By then, however, the Ducks had already offered Mariota a scholarship, which he later accepted — surprisingly, only Washington and Memphis saw his potential and offered him scholarships. Oregon coaches had watched him play in Oregon camp — ironically, the same camp attended by Texas A&M’s Johnny Manziel, another ballyhooed redshirt freshman quarterback. Manziel committed to the Ducks, then de-committed.

“Very surprising, very surreal,” says Mariota, of Oregon’s early interest in him. “I talked with Coach Kelly and they had all the confidence in me. It made me feel comfortable.”

Mariota didn’t disappoint once he got the chance to start at St. Louis High. He passed for 2,596 yards and 32 TDs in leading the Crusaders to the state championship in 2010.

At Oregon, Mariota has taken advantage of his opportunities, clearly. He never let himself think he would beat out Bennett to start.

“I couldn’t let my mind do that. If I did, that’s the moment Bryan would have come back,” he says. “For myself and him, it was every day a battle, back and forth, we really didn’t know (who would start) until they talked with us at the end (of training camp).”

The 6-4, 200-pound Mariota made an immediate impact for the Ducks, engineering seven touchdowns in seven drives in the opener against Arkansas State. He underwent some growing pains, mostly with decision-making, but continued to excel, throwing for four TDs against Tennessee Tech and Washington. He ripped off an 86-yard TD run against Arizona State. Then came the showdown at USC. He complemented Kenjon Barner’s school-record 321 yards rushing by going 20 of 23 for 304 yards and four scores.

The next week, as Cal focused on stopping Barner and UO’s rushing attack, Mariota played even better, going 27 of 34 for 377 yards and six TDs, the touchdown mark tying the school record held by Thomas, Joey Harrington and Danny O’Neil.

“It’s an honor to be part of that,” he says. “It’s fun to throw the ball and get everyone involved and get guys touchdowns. Will Murphy had the first touchdown of his career. You have guys bust their tails for a long time — to see them have success on the field is really fun.”

He had a 77-yard run and TD pass against Stanford, but he clearly wants to get the Ducks back on track against Oregon State.

The game has slowed down for Mariota, who has executed UO’s offense flawlessly at times. Asked whether Kelly and UO’s system contributed largely to his success, Mariota says:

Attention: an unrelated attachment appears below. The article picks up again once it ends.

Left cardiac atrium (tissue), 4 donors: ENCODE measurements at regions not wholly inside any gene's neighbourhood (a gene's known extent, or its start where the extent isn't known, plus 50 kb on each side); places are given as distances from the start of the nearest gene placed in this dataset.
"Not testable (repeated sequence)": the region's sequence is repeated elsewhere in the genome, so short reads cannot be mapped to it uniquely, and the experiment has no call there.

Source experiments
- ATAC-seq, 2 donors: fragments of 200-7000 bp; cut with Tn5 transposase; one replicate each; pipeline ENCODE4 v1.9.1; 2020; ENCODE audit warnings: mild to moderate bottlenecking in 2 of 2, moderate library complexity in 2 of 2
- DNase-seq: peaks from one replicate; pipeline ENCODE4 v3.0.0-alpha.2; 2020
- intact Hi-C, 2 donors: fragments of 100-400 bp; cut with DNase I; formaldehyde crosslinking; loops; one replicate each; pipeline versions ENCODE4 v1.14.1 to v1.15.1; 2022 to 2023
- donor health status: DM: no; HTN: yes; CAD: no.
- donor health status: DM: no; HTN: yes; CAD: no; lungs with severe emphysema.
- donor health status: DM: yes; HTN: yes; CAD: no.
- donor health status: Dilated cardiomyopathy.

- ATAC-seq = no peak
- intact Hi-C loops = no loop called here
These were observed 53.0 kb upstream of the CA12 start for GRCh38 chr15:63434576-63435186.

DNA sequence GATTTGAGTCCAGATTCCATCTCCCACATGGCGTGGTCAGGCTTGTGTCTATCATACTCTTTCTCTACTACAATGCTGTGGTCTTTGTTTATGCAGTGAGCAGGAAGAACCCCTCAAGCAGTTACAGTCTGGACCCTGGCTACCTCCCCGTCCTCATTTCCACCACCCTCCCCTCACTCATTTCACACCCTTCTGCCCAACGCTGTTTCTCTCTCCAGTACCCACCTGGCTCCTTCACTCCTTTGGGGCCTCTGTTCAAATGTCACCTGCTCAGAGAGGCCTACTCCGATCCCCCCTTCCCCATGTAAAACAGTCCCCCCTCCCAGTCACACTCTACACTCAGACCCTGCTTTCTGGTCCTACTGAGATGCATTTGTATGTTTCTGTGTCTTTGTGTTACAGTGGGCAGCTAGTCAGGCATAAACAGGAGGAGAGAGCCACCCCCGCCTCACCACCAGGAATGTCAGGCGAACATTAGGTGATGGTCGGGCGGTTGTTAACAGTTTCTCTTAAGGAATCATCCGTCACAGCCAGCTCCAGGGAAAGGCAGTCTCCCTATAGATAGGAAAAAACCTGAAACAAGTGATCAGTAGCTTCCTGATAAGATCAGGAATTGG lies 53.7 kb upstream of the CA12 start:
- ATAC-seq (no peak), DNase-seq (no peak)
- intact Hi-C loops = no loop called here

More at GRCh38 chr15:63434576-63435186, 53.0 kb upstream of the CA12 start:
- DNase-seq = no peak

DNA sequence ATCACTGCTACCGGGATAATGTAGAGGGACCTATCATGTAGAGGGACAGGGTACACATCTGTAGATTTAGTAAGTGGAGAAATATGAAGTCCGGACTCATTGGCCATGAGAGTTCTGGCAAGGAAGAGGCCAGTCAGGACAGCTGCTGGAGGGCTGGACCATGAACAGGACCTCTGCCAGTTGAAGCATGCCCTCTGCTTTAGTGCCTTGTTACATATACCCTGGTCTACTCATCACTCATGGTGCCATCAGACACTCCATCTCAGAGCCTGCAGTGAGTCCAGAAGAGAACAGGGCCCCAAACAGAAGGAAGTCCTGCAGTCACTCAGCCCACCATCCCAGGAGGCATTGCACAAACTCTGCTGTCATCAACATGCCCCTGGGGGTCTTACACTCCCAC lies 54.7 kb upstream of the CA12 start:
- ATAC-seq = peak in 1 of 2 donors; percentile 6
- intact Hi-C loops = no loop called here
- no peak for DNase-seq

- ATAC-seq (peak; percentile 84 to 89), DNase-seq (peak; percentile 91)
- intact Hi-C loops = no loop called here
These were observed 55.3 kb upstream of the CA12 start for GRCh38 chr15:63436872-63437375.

“They teach us game plans and what to do. It’s kind of applying that. They really get a lot of credit, but it’s also the guys around me. They’re the ones who catch the ball, block up front and run hard. This is a whole team thing.”

Says Kelly: “He’s had the opportunity to go out there and experience a lot of different things. He’s a real sharp kid, a real quick learner. The more experience he gets, the better he’s going to be. When you’re trying to tell him to do something (like run), you screw him up. He’s made some pretty good decisions.”

The 6-3, 200-pound Bennett stumbled early this season, but he has contributed with six rushing touchdowns, and been part of Oregon’s most unique plays. He and Colt Lyerla jointly held the ball on a short TD run against Arizona (Lyerla got the TD credit) and then he tossed (heaved?) a 2-yard TD pass to Mariota on another UO red-zone play. Both received ESPN highlights.

Bennett has been happy getting some playing time, whether it be in routs, as a red-zone weapon or replacing a banged-up Mariota briefly against USC. (Mariota hurt his left shoulder twice, against USC and Cal).

Bennett’s athleticism warrants him being on the field; he has taken snaps in the secondary, and he wouldn’t rule out wanting to play receiver or running back.

“I’m blessed to have the opportunities I’ve been given,” Bennett says. “I’m happy to see Marcus succeed, and also get a little chance to make some plays myself.”

He has observed UO’s starting quarterback, and tried to learn from him.

“Marcus has done a great job since he got here, taking things in and understanding the offense,” Bennett says. “He plays with poise, within himself, he’s very efficient in the passing game and running game and making good decisions.”

Adds Mariota: “I feel Bryan does a good job making sure everyone understands what they’re doing out there. He’s a really good vocal leader. He’s an aggressive guy, likes to take chances. He’s a hell of a football player. He’s good at what he does.”

Bennett says the two quarterbacks have a strong relationship — “competition never put salty feelings between us,” he says. “We understand each other’s roles.”

The relationship extends to prospects Rodrigues and Lockie, who, no matter what happens with Bennett, would be trying to earn playing time in the future.

“It’s like a family,” Mariota says. “When it comes down to it, we support each other. It’s a fun atmosphere. They get me ready for each game, they make sure I’m OK, that I’m understanding what’s going on. It’s unbelievable, like a family.”